The aim, he said, is “to make sure that minerals-rich countries benefit from all stages of the value chain, from extraction to processing to recycling. That’s ultimately how we can make sure that each project actually serves your communities and uplifts your citizens.”


Growing Awareness


These concerns are not merely academic. In a survey of global executives in the mining and metals sectors, conducted this year, the consulting firm EY found that environmental, social, and governance issues (ESG) topped the list of business risks and opportunities facing the industry, followed by geopolitics and climate change.

Mining companies need to “have a holistic approach to ESG to gain investor confidence and community trust,” according to the EY report on the survey, “Top 10 business risks and opportunities for mining and metals in 2023.” Within the category of ESG issues, respondents identified local community impact, water management, and decarbonization as areas that will face the most scrutiny from investors. 

In a recent online forum sponsored by the Wilson Center, on “Renewable Energy and Mining in Latin America,” three mining executives talked about how their companies are working to cut emissions, reduce water use, turn to renewable sources of energy, and work with local communities to address their concerns.

Cristina Bruce, Head of International Relations for the mining company Anglo American, gave the example of a new copper mine the company opened in September, the Quellaveco mine in southern Peru.

When she joined Anglo American a decade ago, Bruce said, the project had been paralyzed due to community concerns about water. The company ended up redesigning its water supply plans to accommodate local needs and interests, and today it is producing copper there, she said.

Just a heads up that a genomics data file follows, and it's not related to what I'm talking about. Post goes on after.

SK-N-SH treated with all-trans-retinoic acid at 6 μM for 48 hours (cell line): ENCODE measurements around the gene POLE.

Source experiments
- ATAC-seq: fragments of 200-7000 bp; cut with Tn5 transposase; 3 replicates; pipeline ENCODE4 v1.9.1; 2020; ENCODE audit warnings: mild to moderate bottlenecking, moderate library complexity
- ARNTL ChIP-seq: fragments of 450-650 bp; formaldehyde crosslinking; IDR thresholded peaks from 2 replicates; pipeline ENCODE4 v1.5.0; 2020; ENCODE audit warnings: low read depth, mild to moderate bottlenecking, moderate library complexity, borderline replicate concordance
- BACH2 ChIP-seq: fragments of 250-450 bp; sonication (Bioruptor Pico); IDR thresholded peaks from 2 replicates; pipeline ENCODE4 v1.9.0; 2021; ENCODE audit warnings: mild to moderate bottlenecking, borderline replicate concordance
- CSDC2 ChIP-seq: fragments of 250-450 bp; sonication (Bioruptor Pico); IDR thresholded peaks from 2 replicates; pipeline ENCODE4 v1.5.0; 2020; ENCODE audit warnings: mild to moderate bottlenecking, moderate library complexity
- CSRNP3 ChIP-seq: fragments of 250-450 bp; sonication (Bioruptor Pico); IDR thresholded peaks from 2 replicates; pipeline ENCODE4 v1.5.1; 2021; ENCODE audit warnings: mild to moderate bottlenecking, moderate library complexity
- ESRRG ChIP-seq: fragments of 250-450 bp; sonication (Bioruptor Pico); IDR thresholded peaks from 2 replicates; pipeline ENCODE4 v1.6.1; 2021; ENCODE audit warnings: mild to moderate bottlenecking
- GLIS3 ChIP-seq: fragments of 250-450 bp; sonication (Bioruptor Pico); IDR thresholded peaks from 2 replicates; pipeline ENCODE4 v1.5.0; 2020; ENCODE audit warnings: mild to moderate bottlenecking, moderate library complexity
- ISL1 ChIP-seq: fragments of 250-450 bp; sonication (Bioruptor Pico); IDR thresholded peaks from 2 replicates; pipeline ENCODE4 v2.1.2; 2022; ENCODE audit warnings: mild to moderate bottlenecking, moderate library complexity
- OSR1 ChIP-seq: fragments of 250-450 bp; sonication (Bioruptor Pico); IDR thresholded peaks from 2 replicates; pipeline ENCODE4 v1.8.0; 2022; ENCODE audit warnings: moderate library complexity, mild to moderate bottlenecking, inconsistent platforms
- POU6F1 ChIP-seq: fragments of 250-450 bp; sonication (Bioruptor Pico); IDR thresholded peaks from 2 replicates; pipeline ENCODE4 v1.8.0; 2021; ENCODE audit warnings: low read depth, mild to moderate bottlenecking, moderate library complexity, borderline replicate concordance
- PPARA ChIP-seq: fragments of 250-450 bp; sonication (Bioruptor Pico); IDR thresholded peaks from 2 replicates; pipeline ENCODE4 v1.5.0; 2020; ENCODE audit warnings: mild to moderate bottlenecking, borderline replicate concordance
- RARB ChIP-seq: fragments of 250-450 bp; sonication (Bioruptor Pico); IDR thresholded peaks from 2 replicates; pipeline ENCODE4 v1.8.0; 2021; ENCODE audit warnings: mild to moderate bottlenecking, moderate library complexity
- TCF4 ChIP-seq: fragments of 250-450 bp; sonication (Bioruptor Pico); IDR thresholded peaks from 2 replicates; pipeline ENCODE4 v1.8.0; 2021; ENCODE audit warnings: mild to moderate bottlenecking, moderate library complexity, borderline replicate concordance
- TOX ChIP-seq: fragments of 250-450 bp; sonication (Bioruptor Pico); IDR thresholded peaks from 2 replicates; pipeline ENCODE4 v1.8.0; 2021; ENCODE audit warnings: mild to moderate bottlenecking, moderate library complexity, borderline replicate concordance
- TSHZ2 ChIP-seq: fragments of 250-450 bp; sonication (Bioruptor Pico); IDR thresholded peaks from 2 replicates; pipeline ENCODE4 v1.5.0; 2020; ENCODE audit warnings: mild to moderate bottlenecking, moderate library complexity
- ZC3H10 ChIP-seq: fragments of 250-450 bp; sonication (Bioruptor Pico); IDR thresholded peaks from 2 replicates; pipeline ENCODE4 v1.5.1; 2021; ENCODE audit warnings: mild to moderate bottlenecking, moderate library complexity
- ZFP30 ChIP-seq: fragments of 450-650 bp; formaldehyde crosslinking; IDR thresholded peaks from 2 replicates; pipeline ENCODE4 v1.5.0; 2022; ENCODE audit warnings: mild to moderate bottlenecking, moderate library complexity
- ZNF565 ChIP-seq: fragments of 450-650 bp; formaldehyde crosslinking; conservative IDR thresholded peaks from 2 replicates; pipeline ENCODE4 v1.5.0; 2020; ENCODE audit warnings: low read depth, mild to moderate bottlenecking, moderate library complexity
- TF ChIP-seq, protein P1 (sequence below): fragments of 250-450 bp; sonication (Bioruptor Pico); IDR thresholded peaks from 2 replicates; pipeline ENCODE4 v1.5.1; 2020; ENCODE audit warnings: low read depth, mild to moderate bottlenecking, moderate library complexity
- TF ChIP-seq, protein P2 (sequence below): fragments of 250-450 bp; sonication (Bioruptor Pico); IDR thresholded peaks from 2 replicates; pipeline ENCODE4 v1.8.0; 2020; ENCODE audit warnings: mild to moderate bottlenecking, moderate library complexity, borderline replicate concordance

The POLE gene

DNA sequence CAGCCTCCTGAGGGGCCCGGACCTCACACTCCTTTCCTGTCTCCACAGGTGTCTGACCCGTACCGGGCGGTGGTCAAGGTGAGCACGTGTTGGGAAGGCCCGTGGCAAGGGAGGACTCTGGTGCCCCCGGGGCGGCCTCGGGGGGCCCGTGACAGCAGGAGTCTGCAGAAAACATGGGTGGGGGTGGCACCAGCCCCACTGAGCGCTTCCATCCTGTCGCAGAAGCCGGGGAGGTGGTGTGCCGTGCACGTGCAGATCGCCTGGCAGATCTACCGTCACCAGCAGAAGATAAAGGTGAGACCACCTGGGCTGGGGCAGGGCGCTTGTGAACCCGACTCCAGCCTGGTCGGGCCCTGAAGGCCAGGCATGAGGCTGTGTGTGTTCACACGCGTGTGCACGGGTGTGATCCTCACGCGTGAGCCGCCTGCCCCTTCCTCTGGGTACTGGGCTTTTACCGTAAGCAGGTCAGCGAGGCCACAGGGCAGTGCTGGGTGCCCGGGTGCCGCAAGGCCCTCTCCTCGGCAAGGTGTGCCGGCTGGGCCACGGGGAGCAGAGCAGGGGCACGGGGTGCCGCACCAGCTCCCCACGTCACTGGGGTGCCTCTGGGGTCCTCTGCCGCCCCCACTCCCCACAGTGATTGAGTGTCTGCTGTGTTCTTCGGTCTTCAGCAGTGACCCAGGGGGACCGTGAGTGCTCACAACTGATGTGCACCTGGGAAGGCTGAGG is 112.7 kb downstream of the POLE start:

Water monitoring in Quellaveco mine, southern Perú. Source: Anglo American (

“We had to incorporate those community requirements into our actual project planning in order to do that, and I think that’s what it takes,” she said.

Briana Gunn, Group Executive of Environment at Newmont, said that her company recognizes the importance of “responsible and sustainable mining” in helping to address the global challenge of climate change. The company, which has gold, silver, and copper mines, has a commitment “to manage our energy consumption and identify opportunities to transition to renewable and low-carbon energy sources more efficiently,” she said.

For his part, BHP executive René Muga said that his company aims to create “social value” and make a positive contribution to the economy, the environment, its customers, and society as a whole wherever it operates.

“Whatever we need to supply the new decarbonized and electrified world needs to be produced in a different way,” said Muga, Vice President of Corporate Affairs for BHP Minerals Americas.    

The company representatives stressed that the mining industry will be a critical player in the energy transition, whether or not critics understand or accept that reality.

“Without mining, we’re not going to have a green economy,” Cristina Bruce said. “All the accessories of modern life are just so reliant on mining.”

The U.S. government is working with partners around the world, including in Latin America, to share best practices, build capacity for sustainably managing the mining sector, and promote the highest ESG standards, according to another participant on the panel, Jenna Schroeder, Team Lead at the U.S. State Department’s Energy and Mineral Governance Program. Schroeder said that the governments she talks to are “extremely focused” on these issues.

“They understand that this is reputational,” she said. “There’s a reputational risk to doing this incorrectly and doing this wrong, and their citizens simply won’t stand for it.”

Cover Image:”La Alumbrera” copper mine, Catamarca Province, Argentina. Credit: National Directorate of Sustainable Mining of Argentina.